The Apology And Interpretation Of The Trial Of Socrates

1183 Words Nov 16th, 2015 5 Pages
The Apology is Plato 's account and interpretation of the trial of Socrates (399 BC). When the Thirty Tyrants were ruling Athens, Socrates was asked by them to help capture Leon of Salamis, a wealthy man. This arrest was to be made simply because Leon was a just Democrat and the Tyrants wanted to take his huge estate for themselves. Socrates disobeyed these orders hence why he was later executed as a traitor of Athens. Meletus was the man who then brought Socrates before a jury for prosecution.
Socrates pleaded innocent in his trial. Similarly, several arguments are used to support the idea that he was innocent and should not have been executed. In his argument for his innocence, Socrates poses his defense before the jury as shown by Plato, his student. This defense is in the form of a speech. The speech is delivered to the jury and everyone else within the area that is following on his case. It is delivered before the sentence can be passed as he is given the chance to defend himself. He begins casually and states that he is not conversant with the kind of language that should be spoken in front of the jury. As such, he decides to speak, as though in a normal conversation with people, which is what he was used to.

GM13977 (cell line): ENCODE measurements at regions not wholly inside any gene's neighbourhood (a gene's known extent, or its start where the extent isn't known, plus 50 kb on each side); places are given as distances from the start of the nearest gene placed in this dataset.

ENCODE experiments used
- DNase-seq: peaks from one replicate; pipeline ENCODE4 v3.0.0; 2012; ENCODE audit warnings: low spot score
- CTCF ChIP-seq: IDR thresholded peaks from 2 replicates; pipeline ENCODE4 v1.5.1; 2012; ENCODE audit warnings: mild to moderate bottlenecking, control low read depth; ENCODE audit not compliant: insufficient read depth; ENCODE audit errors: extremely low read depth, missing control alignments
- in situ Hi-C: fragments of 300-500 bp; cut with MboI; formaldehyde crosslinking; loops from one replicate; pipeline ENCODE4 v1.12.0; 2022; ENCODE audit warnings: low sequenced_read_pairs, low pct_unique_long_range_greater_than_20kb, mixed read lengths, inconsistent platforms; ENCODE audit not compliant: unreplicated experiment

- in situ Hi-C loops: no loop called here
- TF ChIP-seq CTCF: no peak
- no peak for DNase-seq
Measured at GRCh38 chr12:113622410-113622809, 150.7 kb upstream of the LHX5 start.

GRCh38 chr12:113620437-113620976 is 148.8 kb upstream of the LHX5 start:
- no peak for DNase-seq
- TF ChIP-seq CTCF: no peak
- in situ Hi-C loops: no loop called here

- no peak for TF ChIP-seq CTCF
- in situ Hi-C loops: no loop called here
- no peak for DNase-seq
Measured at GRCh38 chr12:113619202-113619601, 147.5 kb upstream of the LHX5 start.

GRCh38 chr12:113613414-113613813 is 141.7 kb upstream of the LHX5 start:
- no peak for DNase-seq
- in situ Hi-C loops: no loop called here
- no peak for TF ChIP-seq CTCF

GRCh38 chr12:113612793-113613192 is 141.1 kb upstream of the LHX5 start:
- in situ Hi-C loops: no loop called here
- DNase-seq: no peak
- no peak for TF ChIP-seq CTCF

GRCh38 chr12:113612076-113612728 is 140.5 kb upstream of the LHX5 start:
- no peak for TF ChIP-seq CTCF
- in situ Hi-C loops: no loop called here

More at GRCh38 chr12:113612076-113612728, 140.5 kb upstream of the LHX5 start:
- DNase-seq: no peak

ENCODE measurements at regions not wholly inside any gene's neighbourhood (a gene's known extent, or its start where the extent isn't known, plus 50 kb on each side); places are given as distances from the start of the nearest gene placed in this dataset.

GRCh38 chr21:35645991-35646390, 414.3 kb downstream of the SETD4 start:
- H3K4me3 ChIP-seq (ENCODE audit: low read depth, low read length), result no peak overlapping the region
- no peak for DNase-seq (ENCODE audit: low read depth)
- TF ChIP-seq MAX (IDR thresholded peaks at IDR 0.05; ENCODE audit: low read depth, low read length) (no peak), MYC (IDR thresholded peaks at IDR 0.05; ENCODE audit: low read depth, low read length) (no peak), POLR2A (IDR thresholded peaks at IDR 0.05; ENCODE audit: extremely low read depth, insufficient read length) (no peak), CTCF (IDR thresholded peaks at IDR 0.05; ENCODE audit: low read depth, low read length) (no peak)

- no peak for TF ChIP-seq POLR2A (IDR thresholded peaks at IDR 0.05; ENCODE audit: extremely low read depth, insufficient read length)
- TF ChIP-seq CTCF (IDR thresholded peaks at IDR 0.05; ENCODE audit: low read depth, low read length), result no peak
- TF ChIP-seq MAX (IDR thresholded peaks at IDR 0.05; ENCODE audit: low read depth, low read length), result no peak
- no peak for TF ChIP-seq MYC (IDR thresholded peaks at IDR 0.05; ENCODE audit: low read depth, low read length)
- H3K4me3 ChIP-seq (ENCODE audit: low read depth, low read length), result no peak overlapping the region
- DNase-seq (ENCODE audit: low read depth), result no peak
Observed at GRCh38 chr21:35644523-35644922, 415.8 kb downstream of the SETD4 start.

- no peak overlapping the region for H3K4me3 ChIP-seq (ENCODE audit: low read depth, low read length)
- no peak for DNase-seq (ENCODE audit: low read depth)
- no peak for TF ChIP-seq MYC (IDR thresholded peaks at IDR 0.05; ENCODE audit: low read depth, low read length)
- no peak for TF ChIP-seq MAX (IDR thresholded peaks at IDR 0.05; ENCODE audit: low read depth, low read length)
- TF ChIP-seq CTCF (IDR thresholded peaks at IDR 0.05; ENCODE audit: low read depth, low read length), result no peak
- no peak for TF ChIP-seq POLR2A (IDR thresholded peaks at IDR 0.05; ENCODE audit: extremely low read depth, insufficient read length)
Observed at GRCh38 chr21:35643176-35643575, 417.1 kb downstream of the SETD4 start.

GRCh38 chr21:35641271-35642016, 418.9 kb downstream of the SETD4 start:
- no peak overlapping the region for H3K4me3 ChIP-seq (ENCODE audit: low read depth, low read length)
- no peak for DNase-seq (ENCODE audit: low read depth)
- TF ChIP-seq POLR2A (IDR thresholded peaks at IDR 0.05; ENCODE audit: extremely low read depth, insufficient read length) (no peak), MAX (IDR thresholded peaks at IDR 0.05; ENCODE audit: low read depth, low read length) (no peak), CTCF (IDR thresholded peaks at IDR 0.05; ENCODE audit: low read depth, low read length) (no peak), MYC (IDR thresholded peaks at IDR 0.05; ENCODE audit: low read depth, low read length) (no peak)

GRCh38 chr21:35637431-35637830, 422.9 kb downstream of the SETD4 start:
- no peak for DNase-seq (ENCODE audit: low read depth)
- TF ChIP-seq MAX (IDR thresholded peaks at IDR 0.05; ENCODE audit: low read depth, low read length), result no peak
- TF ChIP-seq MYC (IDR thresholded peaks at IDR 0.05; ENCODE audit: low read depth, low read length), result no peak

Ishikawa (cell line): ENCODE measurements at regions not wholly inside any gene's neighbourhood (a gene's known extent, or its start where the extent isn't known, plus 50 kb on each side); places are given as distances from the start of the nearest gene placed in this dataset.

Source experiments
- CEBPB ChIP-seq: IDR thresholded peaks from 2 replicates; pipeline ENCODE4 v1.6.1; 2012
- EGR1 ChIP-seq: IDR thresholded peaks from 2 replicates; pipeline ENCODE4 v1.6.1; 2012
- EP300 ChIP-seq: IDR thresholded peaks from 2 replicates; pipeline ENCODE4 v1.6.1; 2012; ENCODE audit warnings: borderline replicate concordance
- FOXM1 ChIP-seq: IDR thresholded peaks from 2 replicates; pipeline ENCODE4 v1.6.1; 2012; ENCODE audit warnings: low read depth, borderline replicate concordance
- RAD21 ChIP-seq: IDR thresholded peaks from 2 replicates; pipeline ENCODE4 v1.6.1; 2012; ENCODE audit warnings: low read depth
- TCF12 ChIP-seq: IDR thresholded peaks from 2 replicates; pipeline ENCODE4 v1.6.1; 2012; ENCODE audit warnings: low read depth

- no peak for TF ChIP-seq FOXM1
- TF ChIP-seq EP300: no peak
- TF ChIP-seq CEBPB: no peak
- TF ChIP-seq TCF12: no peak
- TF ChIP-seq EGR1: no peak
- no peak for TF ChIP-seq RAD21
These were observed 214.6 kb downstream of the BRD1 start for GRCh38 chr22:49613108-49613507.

Various arguments try to show that Socrates was guilty of the offenses he was accused. These offenses were failing to recognize the gods of the Greeks, coming up with deities of his own and corrupting the youth who took their time to listen to him. His guilt is…

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